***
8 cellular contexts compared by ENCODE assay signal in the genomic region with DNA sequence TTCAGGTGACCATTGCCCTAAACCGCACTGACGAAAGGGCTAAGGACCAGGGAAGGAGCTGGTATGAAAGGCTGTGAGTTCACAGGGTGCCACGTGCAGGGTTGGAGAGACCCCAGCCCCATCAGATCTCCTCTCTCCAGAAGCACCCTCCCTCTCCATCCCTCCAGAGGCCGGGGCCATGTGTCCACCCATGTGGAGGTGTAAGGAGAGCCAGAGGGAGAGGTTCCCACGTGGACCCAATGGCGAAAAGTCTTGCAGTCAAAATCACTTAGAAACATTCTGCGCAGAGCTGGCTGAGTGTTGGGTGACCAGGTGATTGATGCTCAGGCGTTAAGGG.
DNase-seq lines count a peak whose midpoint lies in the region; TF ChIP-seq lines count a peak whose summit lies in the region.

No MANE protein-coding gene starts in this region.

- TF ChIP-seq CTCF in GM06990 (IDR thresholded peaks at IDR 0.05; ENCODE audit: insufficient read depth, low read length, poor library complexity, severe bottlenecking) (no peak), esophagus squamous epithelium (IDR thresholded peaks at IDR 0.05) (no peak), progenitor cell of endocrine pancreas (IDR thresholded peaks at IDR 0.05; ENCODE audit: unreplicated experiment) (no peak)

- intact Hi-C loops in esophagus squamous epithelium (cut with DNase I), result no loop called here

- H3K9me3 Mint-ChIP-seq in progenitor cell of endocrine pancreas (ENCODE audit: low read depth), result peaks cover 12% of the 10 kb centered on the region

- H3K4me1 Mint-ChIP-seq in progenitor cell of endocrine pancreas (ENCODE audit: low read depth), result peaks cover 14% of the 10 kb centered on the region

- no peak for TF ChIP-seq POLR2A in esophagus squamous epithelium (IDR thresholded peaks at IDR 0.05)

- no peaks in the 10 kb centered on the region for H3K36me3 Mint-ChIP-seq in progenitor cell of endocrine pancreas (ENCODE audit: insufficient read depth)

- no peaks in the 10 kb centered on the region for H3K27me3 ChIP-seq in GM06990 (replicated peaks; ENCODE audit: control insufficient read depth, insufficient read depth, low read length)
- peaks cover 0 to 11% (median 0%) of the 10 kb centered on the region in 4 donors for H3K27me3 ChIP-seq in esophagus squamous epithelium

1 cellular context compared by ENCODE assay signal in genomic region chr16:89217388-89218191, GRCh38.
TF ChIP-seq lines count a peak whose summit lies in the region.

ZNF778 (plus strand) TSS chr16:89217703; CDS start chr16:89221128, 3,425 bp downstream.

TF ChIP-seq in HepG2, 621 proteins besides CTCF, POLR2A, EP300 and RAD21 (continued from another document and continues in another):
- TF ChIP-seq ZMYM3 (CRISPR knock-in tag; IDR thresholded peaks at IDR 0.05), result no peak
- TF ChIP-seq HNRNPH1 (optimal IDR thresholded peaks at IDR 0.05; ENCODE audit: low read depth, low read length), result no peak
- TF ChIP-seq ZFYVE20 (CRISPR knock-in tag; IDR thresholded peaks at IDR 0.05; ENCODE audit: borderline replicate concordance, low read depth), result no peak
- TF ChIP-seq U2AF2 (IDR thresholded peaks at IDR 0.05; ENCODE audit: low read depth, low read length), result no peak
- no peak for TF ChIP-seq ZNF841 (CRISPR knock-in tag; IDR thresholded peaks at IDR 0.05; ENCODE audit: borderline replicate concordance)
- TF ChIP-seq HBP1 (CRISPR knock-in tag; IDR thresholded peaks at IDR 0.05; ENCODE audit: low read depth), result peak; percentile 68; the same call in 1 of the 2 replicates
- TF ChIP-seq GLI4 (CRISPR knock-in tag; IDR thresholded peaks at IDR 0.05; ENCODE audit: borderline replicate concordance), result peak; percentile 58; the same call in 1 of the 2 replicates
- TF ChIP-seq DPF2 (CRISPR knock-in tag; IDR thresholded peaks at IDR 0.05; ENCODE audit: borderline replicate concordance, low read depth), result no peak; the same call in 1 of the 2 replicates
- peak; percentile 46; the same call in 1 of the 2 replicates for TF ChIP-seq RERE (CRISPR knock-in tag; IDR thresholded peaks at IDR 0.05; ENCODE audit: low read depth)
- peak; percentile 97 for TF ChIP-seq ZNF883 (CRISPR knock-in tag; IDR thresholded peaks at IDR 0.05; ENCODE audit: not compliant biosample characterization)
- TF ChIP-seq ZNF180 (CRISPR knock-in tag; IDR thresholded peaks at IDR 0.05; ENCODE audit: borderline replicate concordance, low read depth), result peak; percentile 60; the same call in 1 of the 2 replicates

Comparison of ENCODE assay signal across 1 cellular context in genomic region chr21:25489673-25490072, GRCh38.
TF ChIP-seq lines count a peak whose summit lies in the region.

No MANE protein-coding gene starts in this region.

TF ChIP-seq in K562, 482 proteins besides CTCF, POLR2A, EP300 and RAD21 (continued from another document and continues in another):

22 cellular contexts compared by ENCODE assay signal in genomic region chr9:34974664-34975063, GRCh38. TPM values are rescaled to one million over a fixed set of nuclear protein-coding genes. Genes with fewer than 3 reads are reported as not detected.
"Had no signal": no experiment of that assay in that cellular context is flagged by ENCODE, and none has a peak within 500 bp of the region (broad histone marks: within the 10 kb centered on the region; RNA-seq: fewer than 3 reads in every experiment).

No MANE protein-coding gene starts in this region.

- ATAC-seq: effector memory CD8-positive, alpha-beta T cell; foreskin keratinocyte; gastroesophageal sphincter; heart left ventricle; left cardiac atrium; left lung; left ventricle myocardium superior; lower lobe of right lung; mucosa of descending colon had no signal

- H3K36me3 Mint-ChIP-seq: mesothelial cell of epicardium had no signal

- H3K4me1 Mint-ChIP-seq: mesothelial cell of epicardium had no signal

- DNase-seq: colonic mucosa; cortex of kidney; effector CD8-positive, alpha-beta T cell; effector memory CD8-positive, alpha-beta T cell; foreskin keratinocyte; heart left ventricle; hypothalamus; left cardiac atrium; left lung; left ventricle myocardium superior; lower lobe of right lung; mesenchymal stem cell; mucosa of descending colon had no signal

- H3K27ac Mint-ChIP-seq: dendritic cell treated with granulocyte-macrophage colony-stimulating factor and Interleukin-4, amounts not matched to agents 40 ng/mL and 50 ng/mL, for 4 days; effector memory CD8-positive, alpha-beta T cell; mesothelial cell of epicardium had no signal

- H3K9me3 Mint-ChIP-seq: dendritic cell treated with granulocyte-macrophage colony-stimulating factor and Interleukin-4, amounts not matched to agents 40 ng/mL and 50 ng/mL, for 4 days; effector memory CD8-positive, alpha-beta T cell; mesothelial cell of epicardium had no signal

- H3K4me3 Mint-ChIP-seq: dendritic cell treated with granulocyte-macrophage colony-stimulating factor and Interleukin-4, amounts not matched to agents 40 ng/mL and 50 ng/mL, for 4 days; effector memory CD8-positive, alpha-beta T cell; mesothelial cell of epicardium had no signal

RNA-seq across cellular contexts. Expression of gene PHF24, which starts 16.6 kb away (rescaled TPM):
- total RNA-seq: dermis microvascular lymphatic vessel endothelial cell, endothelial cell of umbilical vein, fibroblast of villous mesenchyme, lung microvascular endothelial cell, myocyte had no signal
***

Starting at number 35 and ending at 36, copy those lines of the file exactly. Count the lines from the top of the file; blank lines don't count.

- H3K36me3 Mint-ChIP-seq: mesothelial cell of epicardium had no signal

- H3K4me1 Mint-ChIP-seq: mesothelial cell of epicardium had no signal